Ki Tissa—Drash by Sid Goldstein

Shabbat Shalom

Exodus 4 :10 

Moses said to the lord. “I have never been a man of words, either in times past or now. I am slow of speech and slow of tongue.”

And the Lord said to him “Who gives a man speech ?Who makes him dumb., deaf or blind? Is it not I the Lord?”

Moses said “Please, Lord, make  someone else your agent.”

The Lord became angry with Moses “There is your brother Aaron the Levite. I know he speaks readily.”

Thus Aaron is introduced into the drama of the Exodus and its aftermath. 

Curiosities abound here.

When Hashem sends Moses and Aaron to speak with Pharaoh, he tells Moses “See I place you in the role of a god to Pharaoh with your brother Aaron as your prophet. You shall report all that I command to you. Your brother shall speak to Pharaoh to let the Israelites depart. But I will harden Pharaoh’s heart that I may multiply my signs in the land of Egypt (Exodus 7: 2,3) 

So here is the dynamic. Moses complains to Hashem that he is slow of speech. Hashem tells him that he can make him fast of speech but Moses refuses the “honor.” Hashem  then puts Aaron in the spokesman’s role and tells Moses that he will harden Pharaoh’s heart.

So- here is a question to ponder: Why didn’t Hashem just make Moses more articulate AND willing to speak to Pharaoh?

 If he was capable of hardening Pharaoh’s heart through plague after plague, he was certainly capable of making Moses  both articulate and willing. 

I believe that all of this was all necessary to get Aaron into the story. 

But… Why does the story require Aaron?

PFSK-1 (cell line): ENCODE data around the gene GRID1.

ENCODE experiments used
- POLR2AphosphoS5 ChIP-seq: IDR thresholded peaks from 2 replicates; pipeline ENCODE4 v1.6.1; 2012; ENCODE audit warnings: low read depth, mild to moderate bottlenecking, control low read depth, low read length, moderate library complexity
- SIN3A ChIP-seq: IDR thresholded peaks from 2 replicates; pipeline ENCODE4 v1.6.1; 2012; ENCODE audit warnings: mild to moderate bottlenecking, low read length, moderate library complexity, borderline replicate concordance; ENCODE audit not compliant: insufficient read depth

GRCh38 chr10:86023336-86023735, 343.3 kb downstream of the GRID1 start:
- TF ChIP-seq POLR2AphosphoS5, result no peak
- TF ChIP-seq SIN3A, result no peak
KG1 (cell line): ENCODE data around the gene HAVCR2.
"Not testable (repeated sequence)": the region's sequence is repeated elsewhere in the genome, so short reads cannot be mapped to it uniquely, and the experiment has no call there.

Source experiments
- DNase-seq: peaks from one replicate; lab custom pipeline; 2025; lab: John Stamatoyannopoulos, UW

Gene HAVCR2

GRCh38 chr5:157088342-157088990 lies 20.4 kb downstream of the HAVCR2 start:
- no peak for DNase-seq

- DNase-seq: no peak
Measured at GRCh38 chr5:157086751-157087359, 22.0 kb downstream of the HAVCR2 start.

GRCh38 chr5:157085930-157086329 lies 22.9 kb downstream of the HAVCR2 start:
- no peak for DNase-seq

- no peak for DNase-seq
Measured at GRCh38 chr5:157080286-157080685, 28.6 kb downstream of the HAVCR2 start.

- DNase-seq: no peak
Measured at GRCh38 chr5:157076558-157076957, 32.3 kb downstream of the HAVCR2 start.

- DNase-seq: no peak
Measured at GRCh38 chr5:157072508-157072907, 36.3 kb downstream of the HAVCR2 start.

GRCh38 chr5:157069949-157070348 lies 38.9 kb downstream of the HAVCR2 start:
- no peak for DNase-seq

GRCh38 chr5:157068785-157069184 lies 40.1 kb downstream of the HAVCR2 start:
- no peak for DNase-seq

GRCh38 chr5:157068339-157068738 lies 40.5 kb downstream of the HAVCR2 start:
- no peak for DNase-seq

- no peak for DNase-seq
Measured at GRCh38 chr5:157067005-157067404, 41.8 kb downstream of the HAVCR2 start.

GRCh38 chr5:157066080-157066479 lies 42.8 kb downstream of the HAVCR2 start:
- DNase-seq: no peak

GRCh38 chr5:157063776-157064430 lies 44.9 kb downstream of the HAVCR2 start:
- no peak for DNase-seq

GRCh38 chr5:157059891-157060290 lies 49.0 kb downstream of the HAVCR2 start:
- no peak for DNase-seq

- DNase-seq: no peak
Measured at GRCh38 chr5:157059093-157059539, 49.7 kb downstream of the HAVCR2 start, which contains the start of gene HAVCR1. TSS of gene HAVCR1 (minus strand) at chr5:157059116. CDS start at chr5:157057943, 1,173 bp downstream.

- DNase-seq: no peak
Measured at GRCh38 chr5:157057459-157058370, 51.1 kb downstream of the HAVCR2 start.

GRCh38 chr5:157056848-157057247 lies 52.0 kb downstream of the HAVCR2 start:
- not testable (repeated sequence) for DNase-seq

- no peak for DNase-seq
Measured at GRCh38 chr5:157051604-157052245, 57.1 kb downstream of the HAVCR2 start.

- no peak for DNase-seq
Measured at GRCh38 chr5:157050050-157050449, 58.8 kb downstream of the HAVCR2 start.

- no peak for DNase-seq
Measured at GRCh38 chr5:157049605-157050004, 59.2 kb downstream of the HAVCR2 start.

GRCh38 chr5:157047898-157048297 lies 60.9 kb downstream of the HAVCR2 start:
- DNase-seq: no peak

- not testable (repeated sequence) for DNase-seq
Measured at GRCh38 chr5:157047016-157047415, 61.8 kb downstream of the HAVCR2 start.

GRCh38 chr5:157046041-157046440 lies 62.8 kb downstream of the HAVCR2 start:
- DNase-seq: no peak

Because…without Aaron, we have no Ki Tissa.

Ki Tissa tells the paramount story of the entire Torah.  

After one of the greatest epics in the history of western religion, Israel’s exodus from Egypt, replete with the parting of the Red Sea–the people demand that Aaron forge an idol. 

The sin was so egregious that it caused  Hashem to say to Moses  “Now do not try to stop Me when I unleash My wrath against them to destroy them.” (Ex. 32:10).

So what do we make of Aaron, the ringleader of the gross act of idolatry?

Remember, Aaron was the de facto leader of the people in the absence of Moses. Thus, it was he whom the Israelites approached with their proposal:

“The people began to realize that Moses was taking a long time to come down from the mountain. They gathered around Aaron and said to him, ‘Make us a god [or an oracle] to lead us. We have no idea what happened to Moses, the man who brought us out of Egypt.’ (Exodus 32:1)

Aaron answered them, “Take off the gold earrings that your wives, your sons and your daughters are wearing, and bring them to me.” So all the people took off their earrings and brought them to Aaron. He took what they handed him, melted it down, cast it into a mold, fashioned it with a graving tool and made it into a calf. 

Then the people said, “This, Israel, is your god, who brought you out of Egypt.”